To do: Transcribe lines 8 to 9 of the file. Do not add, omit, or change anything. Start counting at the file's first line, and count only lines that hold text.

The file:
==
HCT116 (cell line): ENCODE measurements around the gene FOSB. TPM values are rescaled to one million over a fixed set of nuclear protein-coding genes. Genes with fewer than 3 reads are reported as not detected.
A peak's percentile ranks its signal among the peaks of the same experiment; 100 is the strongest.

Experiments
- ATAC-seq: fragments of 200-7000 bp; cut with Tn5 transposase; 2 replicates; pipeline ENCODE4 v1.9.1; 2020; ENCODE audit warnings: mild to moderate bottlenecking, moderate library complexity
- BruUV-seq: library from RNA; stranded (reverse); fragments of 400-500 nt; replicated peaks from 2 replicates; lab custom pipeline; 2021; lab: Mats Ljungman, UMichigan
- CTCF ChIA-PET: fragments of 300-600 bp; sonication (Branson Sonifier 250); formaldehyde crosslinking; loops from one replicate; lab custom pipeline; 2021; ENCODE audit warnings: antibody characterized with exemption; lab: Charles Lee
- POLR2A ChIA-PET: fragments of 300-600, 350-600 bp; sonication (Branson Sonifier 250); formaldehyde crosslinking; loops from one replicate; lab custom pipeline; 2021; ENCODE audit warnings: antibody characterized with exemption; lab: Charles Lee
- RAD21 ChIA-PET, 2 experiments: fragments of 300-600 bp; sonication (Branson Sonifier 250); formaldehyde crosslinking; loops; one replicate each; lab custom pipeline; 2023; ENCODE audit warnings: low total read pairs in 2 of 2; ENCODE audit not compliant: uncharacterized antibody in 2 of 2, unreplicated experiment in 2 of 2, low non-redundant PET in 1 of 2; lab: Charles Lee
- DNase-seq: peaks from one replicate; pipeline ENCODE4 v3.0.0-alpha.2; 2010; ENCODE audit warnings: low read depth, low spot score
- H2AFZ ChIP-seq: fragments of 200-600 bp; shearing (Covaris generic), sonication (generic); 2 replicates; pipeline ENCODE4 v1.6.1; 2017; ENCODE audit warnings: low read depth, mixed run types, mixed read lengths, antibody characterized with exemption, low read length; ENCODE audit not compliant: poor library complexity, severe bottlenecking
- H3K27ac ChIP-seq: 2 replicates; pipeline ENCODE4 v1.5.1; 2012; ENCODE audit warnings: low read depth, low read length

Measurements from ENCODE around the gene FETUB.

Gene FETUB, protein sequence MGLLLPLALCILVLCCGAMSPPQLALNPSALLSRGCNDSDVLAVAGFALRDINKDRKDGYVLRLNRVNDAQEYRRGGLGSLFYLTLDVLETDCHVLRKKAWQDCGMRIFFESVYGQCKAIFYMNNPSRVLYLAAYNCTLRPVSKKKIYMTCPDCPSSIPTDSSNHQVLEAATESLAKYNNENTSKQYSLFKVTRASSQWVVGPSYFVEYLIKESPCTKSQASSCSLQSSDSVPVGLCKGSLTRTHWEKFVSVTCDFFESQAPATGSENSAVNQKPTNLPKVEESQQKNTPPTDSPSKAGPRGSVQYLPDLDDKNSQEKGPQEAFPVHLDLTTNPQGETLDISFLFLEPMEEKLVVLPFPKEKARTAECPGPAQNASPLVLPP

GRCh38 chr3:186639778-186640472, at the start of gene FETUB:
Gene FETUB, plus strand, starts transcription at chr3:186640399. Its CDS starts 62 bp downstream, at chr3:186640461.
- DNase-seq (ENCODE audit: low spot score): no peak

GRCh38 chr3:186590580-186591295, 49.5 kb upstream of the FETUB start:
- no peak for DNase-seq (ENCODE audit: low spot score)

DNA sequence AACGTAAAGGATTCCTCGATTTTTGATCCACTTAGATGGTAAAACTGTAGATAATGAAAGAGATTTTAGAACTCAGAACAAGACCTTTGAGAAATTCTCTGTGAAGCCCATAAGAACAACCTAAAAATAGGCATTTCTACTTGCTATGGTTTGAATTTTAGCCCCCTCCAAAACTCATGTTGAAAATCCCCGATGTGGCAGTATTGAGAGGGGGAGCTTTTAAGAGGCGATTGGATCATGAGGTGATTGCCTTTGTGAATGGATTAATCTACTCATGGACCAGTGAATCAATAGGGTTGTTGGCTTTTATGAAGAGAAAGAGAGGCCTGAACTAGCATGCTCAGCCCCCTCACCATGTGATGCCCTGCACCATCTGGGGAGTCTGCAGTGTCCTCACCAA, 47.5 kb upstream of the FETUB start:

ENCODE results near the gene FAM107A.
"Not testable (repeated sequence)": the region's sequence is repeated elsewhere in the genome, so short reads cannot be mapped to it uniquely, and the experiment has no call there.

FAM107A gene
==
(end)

- RAD21 ChIA-PET, 2 experiments: fragments of 300-600 bp; sonication (Branson Sonifier 250); formaldehyde crosslinking; loops; one replicate each; lab custom pipeline; 2023; ENCODE audit warnings: low total read pairs in 2 of 2; ENCODE audit not compliant: uncharacterized antibody in 2 of 2, unreplicated experiment in 2 of 2, low non-redundant PET in 1 of 2; lab: Charles Lee
- DNase-seq: peaks from one replicate; pipeline ENCODE4 v3.0.0-alpha.2; 2010; ENCODE audit warnings: low read depth, low spot score